Confused about const

Pelle Månsson pelle.mansson at
Sat Mar 20 07:24:59 PDT 2010

On 03/20/2010 01:58 AM, Paul D. Anderson wrote:
> I created a struct, call it "S", and some functions that operate on S. But I'm confused about when const is useful.
> Being an old Java programmer, I use 'const' the same as I used 'final' in Java. So most of my functions look like this:
> S for(const S a, const S b) {
>      S x = a;
>      S y = b;
>      // do some stuff
>      return a;
> }
> I declare the parameters const and then copy them to work on them.
> I get error messages about not implicitly casting const S to S. So I can make an explicit cast:
>      S x = cast(S) a;
>      S y = cast(S) b;
> and the error messages go away.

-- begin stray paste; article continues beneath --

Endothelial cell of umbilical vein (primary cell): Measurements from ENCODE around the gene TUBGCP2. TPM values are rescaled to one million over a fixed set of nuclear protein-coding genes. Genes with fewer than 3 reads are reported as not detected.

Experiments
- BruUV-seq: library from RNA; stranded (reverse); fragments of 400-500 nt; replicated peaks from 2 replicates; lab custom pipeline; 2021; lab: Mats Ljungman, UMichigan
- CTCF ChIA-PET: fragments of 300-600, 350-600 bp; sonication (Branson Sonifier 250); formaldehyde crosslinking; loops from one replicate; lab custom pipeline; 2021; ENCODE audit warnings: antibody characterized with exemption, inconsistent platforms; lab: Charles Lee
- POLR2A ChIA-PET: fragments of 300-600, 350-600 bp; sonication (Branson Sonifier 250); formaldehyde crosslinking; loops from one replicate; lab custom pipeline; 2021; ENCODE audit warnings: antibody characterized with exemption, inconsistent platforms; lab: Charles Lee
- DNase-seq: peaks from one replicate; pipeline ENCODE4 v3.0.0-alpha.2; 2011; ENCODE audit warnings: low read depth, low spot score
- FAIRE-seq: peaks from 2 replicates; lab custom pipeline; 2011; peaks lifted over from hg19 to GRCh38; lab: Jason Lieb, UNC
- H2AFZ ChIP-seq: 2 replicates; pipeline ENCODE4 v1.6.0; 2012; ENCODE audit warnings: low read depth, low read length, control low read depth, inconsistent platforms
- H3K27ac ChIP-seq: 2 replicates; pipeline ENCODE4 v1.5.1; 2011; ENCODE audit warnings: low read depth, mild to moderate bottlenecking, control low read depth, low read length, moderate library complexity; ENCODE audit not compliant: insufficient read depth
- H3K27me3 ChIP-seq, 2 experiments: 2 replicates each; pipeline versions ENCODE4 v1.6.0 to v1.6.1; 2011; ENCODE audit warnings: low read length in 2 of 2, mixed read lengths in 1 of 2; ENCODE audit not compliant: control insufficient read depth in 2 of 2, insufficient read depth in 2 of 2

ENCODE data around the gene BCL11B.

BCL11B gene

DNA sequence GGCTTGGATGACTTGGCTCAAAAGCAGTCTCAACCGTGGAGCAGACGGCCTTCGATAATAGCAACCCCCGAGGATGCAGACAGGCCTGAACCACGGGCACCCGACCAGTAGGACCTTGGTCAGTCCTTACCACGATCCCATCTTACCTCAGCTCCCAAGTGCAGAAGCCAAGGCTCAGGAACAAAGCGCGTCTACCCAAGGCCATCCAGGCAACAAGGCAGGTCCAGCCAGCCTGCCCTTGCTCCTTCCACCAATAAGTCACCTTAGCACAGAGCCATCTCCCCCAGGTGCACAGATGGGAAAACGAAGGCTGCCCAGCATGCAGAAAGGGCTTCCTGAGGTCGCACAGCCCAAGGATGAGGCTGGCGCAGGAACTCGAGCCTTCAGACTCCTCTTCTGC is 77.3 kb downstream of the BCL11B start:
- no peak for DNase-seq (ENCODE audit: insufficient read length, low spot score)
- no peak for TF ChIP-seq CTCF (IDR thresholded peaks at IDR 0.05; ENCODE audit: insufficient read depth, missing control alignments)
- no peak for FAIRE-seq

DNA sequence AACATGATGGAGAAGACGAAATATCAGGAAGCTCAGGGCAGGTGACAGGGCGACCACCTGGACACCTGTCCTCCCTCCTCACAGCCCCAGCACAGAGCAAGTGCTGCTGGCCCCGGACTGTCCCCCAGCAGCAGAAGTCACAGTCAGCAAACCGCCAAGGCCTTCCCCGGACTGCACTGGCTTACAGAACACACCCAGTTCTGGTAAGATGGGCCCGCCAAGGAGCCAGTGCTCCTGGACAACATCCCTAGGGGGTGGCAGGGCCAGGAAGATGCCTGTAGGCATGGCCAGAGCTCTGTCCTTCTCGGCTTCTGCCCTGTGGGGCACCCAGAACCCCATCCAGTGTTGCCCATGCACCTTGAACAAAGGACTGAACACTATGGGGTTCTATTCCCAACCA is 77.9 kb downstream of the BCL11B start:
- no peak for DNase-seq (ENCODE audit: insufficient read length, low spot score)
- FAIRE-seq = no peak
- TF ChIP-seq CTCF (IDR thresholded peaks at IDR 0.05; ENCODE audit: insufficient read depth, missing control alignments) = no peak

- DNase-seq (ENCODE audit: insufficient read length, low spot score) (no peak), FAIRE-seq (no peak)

> But I think I must have gone off the rails somewhere -- all I want is for the caller to be sure the function doesn't alter a and b. But I end up with lots of casts to/from const. What am I missing??
> Paul

I think you misunderstand const. If you flag an argument with const it 
means you're unable to ever change anything reachable from that 
argument, so if you have a const reference, you can not alter anything 
reachable from that reference.

If you have this:

struct S {
     int[] xs;
S foo(const S s) {
     return cast(S)s;
void main() {
     S s;
     s.xs = [1,4,5];
     S fromconst = foo(s);
     fromconst.xs[0] = 4; //<-- there you alter something you
                          // should not be able to alter.

The compiler protects you from this, unless you cast your constness away.

If you want to copy, you'll need to implement the proper deep copying 
yourself. :)

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